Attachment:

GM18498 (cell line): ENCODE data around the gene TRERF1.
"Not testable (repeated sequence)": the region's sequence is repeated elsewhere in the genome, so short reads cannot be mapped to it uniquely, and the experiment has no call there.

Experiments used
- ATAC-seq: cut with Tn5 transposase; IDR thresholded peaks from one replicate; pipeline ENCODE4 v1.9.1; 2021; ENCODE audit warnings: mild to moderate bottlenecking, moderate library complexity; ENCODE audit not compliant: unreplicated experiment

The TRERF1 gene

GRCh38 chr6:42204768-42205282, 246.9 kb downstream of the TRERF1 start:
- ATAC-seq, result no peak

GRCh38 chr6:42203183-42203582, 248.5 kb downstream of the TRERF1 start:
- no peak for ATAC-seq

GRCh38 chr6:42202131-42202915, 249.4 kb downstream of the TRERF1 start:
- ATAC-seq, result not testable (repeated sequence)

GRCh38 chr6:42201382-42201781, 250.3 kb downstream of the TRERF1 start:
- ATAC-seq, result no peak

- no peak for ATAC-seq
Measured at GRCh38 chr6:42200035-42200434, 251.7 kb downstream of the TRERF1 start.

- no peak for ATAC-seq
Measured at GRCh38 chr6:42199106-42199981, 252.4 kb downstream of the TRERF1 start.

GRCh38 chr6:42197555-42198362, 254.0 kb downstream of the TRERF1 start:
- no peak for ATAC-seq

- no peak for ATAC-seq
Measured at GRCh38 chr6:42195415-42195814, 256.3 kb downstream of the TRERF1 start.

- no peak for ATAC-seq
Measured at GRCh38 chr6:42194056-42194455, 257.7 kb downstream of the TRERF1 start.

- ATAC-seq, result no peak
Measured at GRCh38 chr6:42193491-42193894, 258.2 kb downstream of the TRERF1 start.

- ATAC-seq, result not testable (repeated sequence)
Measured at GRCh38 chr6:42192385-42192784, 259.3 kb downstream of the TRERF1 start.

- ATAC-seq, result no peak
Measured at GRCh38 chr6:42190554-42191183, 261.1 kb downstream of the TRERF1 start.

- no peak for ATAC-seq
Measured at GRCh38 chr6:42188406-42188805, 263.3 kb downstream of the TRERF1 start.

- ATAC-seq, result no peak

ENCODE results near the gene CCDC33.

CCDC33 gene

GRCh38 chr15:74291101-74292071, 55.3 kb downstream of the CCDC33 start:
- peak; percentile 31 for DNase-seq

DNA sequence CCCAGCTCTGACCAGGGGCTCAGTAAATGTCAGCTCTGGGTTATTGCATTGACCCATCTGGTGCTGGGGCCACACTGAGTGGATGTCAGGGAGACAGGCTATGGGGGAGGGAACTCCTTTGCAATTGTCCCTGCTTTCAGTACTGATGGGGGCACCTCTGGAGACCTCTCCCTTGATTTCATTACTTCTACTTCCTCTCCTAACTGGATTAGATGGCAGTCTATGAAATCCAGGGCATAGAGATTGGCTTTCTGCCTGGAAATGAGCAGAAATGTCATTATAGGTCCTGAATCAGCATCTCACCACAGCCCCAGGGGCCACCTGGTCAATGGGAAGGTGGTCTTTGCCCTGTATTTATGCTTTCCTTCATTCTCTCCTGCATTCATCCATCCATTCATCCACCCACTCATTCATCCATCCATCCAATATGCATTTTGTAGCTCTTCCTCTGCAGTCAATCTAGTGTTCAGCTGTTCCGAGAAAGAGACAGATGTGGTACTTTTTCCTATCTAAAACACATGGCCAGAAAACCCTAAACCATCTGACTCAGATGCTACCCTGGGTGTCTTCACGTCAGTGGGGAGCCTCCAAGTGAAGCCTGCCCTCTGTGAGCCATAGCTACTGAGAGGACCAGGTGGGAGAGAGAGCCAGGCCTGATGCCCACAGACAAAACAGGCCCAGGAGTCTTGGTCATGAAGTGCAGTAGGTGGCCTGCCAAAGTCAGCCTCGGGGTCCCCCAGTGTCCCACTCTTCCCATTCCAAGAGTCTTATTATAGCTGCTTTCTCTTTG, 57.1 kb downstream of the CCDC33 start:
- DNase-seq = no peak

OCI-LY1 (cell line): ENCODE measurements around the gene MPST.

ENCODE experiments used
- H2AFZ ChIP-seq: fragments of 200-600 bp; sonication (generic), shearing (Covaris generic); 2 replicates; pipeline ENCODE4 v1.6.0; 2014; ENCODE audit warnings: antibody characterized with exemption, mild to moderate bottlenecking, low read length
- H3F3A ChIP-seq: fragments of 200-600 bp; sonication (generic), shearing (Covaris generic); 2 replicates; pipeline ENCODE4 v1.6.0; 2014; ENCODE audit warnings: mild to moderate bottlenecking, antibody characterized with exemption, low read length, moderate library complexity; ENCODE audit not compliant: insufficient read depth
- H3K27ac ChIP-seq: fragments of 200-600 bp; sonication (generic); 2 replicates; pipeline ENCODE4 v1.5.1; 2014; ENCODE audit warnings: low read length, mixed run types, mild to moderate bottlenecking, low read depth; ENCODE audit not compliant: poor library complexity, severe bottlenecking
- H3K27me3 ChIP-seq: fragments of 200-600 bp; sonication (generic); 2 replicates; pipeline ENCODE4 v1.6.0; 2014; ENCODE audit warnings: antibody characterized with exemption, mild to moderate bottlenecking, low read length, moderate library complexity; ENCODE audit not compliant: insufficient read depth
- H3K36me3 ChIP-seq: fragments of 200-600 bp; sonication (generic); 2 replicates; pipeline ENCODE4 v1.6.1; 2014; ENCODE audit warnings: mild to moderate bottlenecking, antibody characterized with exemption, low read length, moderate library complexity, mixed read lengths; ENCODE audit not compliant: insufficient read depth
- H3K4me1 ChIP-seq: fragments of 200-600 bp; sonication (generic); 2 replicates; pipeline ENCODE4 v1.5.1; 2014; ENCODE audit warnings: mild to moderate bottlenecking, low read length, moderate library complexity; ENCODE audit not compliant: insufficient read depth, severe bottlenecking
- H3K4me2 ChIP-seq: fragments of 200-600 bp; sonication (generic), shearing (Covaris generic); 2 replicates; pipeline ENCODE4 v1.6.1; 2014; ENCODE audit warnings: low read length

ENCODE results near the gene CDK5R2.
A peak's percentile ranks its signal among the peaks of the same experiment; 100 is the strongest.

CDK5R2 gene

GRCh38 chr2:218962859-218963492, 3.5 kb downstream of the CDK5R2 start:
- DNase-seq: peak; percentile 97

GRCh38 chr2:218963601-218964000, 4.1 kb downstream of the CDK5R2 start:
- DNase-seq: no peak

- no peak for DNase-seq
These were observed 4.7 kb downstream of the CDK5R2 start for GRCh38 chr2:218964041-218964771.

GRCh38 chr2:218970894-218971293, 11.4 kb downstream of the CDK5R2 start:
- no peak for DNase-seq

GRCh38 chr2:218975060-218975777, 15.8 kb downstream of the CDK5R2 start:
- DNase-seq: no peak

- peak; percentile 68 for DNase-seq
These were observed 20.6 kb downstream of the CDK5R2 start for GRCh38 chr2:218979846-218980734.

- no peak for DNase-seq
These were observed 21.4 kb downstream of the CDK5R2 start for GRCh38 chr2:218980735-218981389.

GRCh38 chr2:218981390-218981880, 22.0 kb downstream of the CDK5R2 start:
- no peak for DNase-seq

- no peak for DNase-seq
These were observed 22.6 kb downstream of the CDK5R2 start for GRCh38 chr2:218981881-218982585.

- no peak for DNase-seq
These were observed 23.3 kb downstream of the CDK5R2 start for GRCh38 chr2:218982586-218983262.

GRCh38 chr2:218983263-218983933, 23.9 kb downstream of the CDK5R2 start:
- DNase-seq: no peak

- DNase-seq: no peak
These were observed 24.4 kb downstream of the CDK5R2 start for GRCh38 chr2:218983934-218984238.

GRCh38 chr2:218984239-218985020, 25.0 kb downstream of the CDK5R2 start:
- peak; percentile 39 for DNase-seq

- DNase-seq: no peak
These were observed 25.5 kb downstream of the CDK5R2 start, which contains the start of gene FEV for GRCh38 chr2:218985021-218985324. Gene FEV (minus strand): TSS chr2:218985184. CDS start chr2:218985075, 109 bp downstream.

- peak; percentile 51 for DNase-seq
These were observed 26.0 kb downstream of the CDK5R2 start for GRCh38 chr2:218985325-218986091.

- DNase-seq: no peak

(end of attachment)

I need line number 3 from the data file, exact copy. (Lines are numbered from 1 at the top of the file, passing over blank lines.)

Experiments used